Caritas seeks help, food for Typhoon Odette survivors

Evelyn Macairan - The Philippine Star
Caritas seeks help, food for Typhoon Odette survivors
In this photo taken early Dec. 16, 2021, residents sleep inside a sports complex turned into an evacuation center in Dapa town, Siargao island, Surigao del Norte province in southern island of Mindanao, ahead of Typhoon Rai's landfall in the province.
AFP / Roel Catoto

MANILA, Philippines — The Catholic Church’s social arm, Caritas Philippines, yesterday appealed for food, clothing and materials to help restore the homes and livelihood of those affected by Typhoon Odette.

Caritas Philippines executive secretary Fr. Antonio Labiao Jr. yesterday posted an appeal for help for the families and communities ravaged by Odette, as part of their Alay Kapwa program, in their official Facebook page.

“These few days our country, especially Mindanao and Visayas, were hit by the strong Typhoon Odette... We are in need of food, need of clothing, and medicines,” said Fr. Labiao. “So, we appeal to you, our partners, for your generosity. Whatever help you have would mean a lot to them.”

The Caritas official said that these donations were a way to give back to the Lord for the blessings received in our lives.

“This is really a big opportunity to give the Lord the gift, by sharing our gifts to the victims of this typhoon,” he said.

Donations may be deposited to their two Caritas bank accounts, namely through their account in Metrobank, under the account name CBCP Caritas Filipinas Foundation Inc., with account number 632-7-632-02832-2; through their account in the Bank of the Philippine Islands (BPI) under the account name CBCP Caritas Filipinas Foundation Inc., with account number 4951-0071-08.

Money donations may also be directed to their GCash number 0915-2094092.

Meanwhile, Caritas Manila, of the Archdiocese of Manila (RCAM), has set aside a P2.5 million donation to be equally divided among the five dioceses affected by Odette.

Each of the dioceses of Surigao, Tagbilaran, Cebu, Talipon and Maasin would receive P500,000 as initial assistance.

As this developed, Manila Archbishop Jose Cardinal Advincula ordered second collections from masses in the RCAM yesterday – during the Fourth Sunday of Advent – which would be donated to the typhoon victims.

According to Radio Veritas, Cardinal Advincula issued a circular instructing all parish priests, rectors and chaplains to hold second collections and turn over the amount to the RCAM’s Accounting Office.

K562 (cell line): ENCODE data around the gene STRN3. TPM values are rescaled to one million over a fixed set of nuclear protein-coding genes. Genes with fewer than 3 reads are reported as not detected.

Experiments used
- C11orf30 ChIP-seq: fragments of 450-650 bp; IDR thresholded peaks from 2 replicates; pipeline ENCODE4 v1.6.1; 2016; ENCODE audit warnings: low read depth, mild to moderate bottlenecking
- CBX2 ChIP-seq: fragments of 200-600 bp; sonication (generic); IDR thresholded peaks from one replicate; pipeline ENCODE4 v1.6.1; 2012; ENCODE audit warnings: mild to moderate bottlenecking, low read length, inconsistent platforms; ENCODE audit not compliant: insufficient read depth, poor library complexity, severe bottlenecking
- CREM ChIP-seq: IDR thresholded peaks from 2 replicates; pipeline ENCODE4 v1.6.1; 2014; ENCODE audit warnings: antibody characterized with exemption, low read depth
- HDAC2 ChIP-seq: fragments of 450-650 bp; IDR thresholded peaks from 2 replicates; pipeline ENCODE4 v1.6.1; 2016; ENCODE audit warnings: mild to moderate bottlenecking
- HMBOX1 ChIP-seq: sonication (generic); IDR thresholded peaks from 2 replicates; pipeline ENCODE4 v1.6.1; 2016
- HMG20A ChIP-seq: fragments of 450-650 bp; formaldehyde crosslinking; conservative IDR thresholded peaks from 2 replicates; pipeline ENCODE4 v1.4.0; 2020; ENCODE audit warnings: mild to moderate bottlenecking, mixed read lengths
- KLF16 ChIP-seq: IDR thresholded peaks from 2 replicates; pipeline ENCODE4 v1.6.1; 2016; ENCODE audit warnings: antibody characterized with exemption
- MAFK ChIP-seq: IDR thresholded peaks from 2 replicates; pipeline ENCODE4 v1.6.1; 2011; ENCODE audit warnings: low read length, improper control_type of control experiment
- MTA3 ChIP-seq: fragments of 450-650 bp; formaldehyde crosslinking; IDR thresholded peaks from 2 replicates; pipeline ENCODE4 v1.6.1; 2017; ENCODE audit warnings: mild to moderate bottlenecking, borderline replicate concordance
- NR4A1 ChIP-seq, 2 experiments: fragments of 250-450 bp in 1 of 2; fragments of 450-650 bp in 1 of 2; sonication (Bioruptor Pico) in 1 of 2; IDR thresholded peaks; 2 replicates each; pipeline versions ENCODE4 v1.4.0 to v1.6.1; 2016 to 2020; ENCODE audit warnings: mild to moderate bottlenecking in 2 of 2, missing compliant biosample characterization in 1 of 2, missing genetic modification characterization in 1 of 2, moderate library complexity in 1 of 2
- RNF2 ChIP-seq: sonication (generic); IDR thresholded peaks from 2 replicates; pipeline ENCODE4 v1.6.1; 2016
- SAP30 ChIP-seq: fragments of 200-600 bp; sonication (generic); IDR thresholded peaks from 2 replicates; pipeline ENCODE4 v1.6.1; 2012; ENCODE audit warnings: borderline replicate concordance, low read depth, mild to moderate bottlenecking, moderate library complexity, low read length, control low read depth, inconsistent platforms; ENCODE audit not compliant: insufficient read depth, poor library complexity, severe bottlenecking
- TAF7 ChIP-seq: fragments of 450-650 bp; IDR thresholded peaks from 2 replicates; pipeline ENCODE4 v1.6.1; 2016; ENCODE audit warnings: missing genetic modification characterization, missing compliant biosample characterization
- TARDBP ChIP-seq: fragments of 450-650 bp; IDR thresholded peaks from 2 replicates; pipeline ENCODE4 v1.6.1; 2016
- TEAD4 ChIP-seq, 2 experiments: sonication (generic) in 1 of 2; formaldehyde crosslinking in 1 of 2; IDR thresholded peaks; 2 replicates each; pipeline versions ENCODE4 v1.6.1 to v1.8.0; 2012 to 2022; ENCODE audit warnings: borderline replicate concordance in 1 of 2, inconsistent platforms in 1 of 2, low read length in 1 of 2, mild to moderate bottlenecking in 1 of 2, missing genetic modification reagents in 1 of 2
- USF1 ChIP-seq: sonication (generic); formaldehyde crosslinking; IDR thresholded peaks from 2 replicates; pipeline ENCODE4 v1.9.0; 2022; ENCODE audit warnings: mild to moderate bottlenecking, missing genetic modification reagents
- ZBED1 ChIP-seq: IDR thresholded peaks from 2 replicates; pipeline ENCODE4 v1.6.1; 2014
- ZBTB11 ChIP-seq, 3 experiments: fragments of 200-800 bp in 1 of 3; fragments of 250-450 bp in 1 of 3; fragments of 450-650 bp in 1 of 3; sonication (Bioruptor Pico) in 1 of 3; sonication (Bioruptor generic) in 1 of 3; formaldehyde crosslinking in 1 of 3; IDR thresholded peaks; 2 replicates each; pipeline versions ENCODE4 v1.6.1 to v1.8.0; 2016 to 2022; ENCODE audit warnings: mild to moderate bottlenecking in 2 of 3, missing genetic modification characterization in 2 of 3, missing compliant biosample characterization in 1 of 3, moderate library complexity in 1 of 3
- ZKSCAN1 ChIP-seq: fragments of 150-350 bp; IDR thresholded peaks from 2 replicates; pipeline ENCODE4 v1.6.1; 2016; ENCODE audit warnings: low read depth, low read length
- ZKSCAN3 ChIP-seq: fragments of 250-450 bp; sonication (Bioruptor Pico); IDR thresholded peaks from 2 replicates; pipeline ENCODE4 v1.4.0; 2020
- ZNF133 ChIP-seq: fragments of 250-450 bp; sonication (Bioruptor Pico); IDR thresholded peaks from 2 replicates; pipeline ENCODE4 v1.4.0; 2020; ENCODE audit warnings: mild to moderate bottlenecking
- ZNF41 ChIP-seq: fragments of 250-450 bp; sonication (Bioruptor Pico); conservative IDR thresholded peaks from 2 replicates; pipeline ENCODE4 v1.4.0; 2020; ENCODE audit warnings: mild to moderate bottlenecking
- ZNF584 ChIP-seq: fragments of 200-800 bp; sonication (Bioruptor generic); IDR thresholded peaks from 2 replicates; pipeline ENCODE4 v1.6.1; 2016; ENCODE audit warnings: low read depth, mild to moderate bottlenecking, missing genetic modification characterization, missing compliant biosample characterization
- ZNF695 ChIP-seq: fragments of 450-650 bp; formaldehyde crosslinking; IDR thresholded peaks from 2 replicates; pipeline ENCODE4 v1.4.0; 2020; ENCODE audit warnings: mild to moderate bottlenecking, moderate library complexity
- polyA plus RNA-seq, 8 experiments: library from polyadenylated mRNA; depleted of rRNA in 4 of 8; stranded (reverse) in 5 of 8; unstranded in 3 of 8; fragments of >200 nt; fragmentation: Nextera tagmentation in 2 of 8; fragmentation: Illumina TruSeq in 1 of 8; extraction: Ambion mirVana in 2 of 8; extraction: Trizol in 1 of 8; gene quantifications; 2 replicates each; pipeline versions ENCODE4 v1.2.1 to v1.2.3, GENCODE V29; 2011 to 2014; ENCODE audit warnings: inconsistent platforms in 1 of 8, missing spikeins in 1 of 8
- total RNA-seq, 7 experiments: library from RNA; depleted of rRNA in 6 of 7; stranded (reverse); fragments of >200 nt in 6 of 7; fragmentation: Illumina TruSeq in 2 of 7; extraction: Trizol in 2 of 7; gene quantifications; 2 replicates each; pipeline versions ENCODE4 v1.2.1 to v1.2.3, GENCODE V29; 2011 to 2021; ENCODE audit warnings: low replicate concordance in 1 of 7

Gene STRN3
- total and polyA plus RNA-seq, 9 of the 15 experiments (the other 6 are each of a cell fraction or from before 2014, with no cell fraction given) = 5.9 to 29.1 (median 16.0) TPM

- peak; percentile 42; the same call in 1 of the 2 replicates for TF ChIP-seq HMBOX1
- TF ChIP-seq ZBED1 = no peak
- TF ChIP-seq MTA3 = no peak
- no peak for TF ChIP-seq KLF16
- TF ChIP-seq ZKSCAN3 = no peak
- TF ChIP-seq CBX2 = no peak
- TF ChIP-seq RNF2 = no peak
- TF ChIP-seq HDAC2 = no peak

He also assured the victims of the typhoon that the RCAM would continue to pray for them, especially at this time when some people have begun preparing for Christmas.

“As we pray for the victims of Typhoon Odette hitting several arch/dioceses of the Visayas and Mindanao, we will also help in the alleviation of their pains,” Advincula said in his circular.

Humanitarian aid

The Philippine Red Cross (PRC) yesterday said it sent out a humanitarian caravan to Bohol, which was placed under a state of calamity.

PRC chairman Sen. Richard Gordon said the organization sent staff and volunteers to assess the situation on the ground, and determine other needs of affected residents. The organization also deployed a payloader to help in clearing operations.

“We need to act fast to alleviate the suffering of the affected individuals of Typhoon Odette. Our Red Cross staff and volunteers are working 24/7 to make sure that help will be delivered to the most vulnerable,” Gordon said.

PRC staff and volunteers are still on alert and established command centers, welfare desks and first aid stations in areas heavily affected by the typhoon.

Meanwhile, the Philippine National Police (PNP) said operatives have been able to rescue over 500 victims of the typhoon in Western, Eastern and Central Visayas.

The PNP also recorded 26 deaths, seven injuries and at least seven missing persons in several affected regions. Meanwhile, over 24,000 families or 100,000 individuals were brought to evacuation centers.

Cut back on election materials

Meanwhile, environmental watchdog EcoWaste Coalition has urged politicians vying in the 2022 elections to cut back on propaganda tarpaulins, including “Merry Christmas and Happy New Year” greeting materials, and instead use the saved money to respond to the needs of typhoon victims.

“Instead of putting up self-serving propaganda tarpaulins, why not engage in low-key, no-frills acts of kindness?” EcoWaste Coalition chemical safety campaigner Thony Dizon said.

The group also urged private companies, local government units, neighborhood associations and other groups to cancel planned fireworks shows this Christmas and New Year, and instead redirect the money to the typhoon victims.

The group suggested that the money saved from canceling planned fireworks displays or from reducing expenses for political tarpaulins, be used to augment ongoing disaster response efforts, including providing survivors with Noche Buena or Media Noche “salo-salo” packs, water, hygiene kits, blankets and sleeping mats, fuel for generator sets, housing materials, farming and fishing tools, or startup capital for micro-business.

Over 130,000 families or some 400,000 individuals from Regions V, VI, VIII, X, XI, Mimaropa and Caraga were affected by Typhoon Odette, according to the Department of Social Welfare and Development.

As of yesterday, a total of 309,814 displaced persons, representing 81,595 families, were staying in evacuation centers, according to the National Disaster Risk Reduction and Management Council. –  Elizabeth Marcelo, Neil Jayson Servallos

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